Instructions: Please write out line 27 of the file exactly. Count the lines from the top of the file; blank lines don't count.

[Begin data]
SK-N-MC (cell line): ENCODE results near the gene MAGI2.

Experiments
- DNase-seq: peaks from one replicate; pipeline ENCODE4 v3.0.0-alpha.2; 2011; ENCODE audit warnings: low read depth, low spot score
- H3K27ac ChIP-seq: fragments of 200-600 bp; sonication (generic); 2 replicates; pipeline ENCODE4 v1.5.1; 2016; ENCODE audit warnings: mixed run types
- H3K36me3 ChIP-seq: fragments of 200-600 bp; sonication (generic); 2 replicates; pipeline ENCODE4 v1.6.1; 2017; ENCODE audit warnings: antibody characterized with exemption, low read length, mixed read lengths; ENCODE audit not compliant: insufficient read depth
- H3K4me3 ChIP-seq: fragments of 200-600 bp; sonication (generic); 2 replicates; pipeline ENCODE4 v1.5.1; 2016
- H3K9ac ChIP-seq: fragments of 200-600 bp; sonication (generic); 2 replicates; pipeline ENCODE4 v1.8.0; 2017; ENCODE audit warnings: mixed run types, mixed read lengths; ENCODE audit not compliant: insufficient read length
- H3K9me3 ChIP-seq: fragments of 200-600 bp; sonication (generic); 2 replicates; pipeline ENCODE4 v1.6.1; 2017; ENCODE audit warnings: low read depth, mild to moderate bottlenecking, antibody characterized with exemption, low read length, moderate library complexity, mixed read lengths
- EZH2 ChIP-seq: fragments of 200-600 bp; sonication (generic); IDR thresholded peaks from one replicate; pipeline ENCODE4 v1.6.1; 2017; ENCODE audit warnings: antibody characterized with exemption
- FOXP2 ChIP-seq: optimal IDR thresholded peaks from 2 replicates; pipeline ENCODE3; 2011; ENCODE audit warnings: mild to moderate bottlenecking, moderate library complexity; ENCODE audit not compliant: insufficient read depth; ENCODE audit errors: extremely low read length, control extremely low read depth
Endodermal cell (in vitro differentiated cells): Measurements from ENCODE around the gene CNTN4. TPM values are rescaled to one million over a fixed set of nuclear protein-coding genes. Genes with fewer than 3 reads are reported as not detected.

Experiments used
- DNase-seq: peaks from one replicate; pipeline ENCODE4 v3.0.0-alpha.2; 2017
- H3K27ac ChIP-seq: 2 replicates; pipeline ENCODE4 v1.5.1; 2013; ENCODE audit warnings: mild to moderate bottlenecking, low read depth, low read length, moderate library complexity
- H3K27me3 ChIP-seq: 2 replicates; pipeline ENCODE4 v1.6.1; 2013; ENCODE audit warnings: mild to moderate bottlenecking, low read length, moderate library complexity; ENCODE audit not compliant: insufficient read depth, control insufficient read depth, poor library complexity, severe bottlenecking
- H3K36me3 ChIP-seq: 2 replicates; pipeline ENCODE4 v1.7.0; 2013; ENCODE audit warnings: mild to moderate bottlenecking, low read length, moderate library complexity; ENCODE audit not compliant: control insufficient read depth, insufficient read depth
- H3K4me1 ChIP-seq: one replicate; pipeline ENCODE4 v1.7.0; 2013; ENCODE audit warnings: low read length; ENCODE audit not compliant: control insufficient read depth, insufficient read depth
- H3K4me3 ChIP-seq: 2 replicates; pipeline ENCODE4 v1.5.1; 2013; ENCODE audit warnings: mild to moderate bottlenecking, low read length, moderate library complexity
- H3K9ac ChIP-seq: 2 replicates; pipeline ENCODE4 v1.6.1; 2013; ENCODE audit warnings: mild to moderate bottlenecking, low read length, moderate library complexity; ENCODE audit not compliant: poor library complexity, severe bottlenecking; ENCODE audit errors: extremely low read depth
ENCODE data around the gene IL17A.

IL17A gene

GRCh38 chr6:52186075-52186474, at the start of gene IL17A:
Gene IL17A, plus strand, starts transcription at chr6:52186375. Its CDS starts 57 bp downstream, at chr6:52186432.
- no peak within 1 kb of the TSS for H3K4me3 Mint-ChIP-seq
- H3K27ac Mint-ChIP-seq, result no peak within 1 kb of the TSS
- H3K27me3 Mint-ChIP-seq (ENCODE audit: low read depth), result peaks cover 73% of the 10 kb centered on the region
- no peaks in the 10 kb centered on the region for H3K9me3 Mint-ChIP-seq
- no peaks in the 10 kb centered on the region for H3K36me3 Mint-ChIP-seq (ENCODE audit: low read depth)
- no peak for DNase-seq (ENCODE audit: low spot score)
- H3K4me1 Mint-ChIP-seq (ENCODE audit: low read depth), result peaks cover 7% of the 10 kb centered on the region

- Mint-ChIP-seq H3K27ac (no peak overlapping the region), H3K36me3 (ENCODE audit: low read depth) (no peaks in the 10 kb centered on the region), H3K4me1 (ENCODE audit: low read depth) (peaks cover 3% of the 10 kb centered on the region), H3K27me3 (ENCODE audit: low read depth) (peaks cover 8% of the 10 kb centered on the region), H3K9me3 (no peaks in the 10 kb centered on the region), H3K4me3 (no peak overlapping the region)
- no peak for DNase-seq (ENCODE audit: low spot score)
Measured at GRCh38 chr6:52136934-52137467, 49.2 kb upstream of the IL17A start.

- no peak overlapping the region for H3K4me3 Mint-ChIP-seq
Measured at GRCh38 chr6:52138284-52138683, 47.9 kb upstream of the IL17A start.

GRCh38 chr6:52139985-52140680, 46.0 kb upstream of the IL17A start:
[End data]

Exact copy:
- no peaks in the 10 kb centered on the region for H3K9me3 Mint-ChIP-seq